Translated by David Warriner
Today it’s my turn on the blog tour for the French-Canadian author’s latest crime thriller, set around Quebec’s Gaspé Peninsula, and the third to feature DS Joaquin Moralès. While I would love to now read the first two, there was not too much backstory to Moralès, so this novel stood up well on its own.
The Gaspé Peninsula sits on the southern side of the St Lawrence river delta, above New Brunswick. Wikipedia tells me that it is a region the size of Belgium, yet only has 140,000 or so inhabitants. The main strand of the novel though, starts from even more isolated parts – the Magdalen Islands which sit off the peninsula in the St Lawrence Delta and the fishing port of Cap-aux-Meules.
The peninsula’s mainland is now where Moralès is based, after recently splitting up with his wife after many years of marriage, but his story is really the second thread to this thriller. The main story concerns fisheries officer Simone Lord, a rare woman inspector in a man’s world, who has transferred to the Magdalen Islands for the winter to monitor and document the seal hunts, which are nearly over. There is a storm brewing, and one last vessel has been chartered to go out hunting for seals, and unexpectedly, Simone is assigned to go with them on the Jean-Mathieu, it should have been her colleague.
As the novel began, the first character we met is one of the crew. Ship’s cook and hard man Tony McMurray is truly evil and just happened to be camping out in an empty house next door to Simone’s lodgings. He’d been watching her with bad intent on his mind, thwarted when her colleague arrived to give her the assignment. With the exception of the ship’s captain, Chevrier, the rest of the crew are no good sorts either. Marco Painchaud, whose charter it is, is the druggie nephew of the boat’s owner – he owes money and needs a profitable trip. The other two crew are Lucien Carpentier, a poacher who’d had to sell his boat, and Michael Lapierre, neither of whom are happy to have a woman on board at all…
Simone, although they have to admit she does her job of recording and tagging the seal kills well, is obviously in very dangerous territory, having to take refuge on the bridge with the captain many times. And as the true purpose of this trip becomes clear, her position gets more perilous every moment.
Meanwhile, Moralès has been reluctantly persuaded to go on a ski-cruise holiday with colleagues; Erik from the Gaspé squad, who had set him up with a date with Simone (which went well), and forensic psychologist from his old team in Montreal, Nadine Lauzon, who will join the cruise ship up the St Lawrence late and have to bring her work with her as she investigates the death of a teenager from Moralès’ old neighbourhood.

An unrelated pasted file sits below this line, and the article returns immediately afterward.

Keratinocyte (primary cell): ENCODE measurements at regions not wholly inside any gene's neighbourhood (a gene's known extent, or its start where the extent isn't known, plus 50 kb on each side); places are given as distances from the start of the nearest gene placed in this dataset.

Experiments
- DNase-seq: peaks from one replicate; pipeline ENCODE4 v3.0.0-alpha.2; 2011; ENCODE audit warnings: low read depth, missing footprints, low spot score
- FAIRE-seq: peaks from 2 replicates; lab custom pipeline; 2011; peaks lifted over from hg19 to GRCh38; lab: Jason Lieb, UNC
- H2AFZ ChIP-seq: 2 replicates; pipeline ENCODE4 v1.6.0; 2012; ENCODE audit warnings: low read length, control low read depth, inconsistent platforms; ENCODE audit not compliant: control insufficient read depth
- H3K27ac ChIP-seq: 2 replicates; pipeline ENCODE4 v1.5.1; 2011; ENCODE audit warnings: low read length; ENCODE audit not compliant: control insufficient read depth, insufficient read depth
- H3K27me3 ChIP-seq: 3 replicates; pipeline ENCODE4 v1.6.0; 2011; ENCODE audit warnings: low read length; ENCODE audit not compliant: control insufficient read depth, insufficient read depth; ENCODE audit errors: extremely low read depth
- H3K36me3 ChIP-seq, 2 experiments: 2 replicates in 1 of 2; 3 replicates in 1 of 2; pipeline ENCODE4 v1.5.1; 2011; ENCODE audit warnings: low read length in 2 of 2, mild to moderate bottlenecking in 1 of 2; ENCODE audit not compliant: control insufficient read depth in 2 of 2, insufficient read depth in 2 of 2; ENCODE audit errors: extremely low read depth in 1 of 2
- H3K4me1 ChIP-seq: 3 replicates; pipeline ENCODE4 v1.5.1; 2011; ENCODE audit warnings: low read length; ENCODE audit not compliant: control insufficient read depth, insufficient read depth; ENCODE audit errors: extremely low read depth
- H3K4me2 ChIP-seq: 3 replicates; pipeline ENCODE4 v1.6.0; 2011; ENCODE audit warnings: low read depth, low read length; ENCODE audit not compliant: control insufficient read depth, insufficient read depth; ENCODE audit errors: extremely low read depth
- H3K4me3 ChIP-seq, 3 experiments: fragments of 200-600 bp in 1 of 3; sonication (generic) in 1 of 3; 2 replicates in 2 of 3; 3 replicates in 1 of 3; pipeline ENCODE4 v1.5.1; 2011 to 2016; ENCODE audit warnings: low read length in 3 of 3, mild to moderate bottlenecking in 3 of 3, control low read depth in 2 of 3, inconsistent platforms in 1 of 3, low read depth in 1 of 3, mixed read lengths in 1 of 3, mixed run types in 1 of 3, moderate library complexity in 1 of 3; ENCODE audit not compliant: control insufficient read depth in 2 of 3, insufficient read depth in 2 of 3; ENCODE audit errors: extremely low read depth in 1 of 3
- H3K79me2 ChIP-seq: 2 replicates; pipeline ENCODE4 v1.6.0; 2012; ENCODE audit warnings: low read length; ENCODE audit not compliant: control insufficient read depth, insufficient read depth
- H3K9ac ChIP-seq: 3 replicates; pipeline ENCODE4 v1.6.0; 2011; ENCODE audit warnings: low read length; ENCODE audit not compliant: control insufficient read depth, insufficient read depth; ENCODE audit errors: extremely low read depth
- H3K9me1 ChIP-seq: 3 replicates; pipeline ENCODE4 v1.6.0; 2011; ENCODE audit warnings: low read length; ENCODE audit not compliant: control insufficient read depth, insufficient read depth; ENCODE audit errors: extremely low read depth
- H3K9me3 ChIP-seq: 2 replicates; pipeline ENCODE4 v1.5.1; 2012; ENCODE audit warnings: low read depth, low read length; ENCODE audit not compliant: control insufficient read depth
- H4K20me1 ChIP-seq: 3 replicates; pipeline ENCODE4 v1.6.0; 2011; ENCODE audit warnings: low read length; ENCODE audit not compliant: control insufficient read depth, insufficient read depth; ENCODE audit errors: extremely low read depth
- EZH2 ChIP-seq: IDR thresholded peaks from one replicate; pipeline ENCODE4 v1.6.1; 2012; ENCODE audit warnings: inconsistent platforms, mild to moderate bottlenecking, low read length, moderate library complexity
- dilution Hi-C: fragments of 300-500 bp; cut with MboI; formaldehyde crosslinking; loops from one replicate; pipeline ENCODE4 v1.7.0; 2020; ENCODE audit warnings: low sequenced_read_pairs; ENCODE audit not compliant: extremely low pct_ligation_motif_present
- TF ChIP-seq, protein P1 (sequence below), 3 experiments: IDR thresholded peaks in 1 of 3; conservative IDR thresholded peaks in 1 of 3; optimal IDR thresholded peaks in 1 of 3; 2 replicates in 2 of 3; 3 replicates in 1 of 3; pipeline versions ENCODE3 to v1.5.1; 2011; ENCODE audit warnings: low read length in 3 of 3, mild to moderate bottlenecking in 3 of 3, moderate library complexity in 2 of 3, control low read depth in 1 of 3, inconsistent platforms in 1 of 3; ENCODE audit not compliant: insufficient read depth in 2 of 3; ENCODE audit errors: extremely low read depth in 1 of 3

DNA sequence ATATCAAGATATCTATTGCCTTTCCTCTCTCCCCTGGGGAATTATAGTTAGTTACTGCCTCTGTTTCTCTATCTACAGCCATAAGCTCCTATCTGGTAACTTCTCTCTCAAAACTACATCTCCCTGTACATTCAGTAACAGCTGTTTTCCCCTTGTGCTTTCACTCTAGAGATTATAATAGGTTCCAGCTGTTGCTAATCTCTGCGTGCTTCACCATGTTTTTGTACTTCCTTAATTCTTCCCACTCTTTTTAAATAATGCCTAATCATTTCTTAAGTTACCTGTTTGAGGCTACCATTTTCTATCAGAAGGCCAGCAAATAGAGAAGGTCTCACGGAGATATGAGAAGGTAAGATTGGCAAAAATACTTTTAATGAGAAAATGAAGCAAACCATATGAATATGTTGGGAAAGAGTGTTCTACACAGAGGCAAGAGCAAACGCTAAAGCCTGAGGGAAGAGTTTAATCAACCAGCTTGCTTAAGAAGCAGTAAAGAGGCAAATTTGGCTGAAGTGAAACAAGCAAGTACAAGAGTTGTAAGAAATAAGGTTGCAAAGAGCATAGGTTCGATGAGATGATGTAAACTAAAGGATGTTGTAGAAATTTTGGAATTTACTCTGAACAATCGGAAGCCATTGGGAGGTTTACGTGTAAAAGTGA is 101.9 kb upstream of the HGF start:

Bouchard cleverly works to gradually converge the two cases, just as Simone has to fight for her life in more ways than one, wounding herself on a piece of jagged metal which gets infected, as she ingeniously sets up a sign to anyone approaching the ship that not all is well. Will Moralès be able to reach her in time?
Although Simone’s super-tough exterior would have us believe that a trawler can be a place for a woman with a job to do – and it can, of course, but that is not so with this particular crew of badduns, (Captain excepted). It was borderline for Miss Smila, and resulted in murder in Simenon’s Grand Banks Cafe and non-Maigret roman dur The Pitards. But never has it seemed such a dangerous place for a woman as in the Whisper of the Seals!
A word of warning though. This novel does feature graphic descriptions of seal hunting, clubbing and the processing of the seal bodies, their blood on the ice so red. There is also a notable encounter with a bunch of activists who arrive by helicopter, and manage to injure a baby seal which has to be put down. As a government official, Simone has to stand her ground with both sides.
Although we didn’t get much of Moralès in this novel, I liked him very much and want to read the previous two novels in the series, We Were the Salt of the Sea, and The Coral Bride to get his full back story. Co-starring though in all three books is the Gaspé peninsula and outlying islands, which come to life through Bouchard’s obvious familiarity with the area. Warriner’s translation is seamless as it should be, keeping the right amount of the flavour of the Frenchness of this area.
Bouchard’s series is yet another great crime discovery from Orenda books, who are publishing so many new to me thrillers. Love it! And this book also fits in with #WITMonth.
Source: Review copy – thank you! Orenda Paperback original, 277 pages. BUY at Blackwell’s via my affiliate link.